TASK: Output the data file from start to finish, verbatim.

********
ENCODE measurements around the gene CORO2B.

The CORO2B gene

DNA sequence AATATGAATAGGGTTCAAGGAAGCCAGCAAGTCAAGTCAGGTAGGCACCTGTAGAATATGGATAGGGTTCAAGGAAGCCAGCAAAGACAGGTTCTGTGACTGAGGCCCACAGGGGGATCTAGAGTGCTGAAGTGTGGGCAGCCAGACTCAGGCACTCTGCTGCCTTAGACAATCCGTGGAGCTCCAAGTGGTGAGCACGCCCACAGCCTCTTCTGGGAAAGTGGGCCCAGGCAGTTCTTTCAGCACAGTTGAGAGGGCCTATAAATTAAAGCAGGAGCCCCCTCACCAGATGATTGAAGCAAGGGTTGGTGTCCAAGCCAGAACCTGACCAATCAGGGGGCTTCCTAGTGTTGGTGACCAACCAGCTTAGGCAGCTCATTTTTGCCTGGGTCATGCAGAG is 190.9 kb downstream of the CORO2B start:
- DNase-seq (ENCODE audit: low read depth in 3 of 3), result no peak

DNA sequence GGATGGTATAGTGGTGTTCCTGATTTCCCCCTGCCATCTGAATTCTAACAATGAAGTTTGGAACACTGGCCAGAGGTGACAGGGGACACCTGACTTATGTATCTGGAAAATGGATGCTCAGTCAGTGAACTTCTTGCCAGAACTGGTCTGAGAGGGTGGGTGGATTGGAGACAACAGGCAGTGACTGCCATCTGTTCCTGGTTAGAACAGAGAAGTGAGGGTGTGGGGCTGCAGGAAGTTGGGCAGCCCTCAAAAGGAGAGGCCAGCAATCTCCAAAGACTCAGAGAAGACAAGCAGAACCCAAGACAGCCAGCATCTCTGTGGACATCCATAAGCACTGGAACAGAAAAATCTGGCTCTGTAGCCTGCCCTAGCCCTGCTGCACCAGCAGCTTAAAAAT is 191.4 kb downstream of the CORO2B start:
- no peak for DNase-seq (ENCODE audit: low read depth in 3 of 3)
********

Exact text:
ENCODE measurements around the gene CORO2B.

The CORO2B gene

DNA sequence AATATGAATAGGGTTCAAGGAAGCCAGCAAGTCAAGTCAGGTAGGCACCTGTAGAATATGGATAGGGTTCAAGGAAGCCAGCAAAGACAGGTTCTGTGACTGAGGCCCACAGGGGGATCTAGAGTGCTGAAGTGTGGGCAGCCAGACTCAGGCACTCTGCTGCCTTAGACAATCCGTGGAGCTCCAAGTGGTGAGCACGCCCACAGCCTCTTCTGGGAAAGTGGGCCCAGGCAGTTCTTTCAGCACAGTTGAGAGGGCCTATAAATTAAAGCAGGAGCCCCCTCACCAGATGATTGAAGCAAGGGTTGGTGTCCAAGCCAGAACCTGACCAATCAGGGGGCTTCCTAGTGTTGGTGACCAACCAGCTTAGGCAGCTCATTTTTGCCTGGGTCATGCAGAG is 190.9 kb downstream of the CORO2B start:
- DNase-seq (ENCODE audit: low read depth in 3 of 3), result no peak

DNA sequence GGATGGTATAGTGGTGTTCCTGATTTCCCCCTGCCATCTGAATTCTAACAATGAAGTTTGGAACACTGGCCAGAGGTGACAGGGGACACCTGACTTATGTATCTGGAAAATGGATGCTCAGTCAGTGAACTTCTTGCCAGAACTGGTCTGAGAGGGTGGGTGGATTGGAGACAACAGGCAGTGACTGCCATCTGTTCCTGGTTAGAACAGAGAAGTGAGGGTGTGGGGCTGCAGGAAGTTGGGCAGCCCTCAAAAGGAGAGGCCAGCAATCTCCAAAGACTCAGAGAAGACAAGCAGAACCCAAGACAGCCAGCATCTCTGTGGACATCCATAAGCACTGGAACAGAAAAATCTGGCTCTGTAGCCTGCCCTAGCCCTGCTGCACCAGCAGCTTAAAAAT is 191.4 kb downstream of the CORO2B start:
- no peak for DNase-seq (ENCODE audit: low read depth in 3 of 3)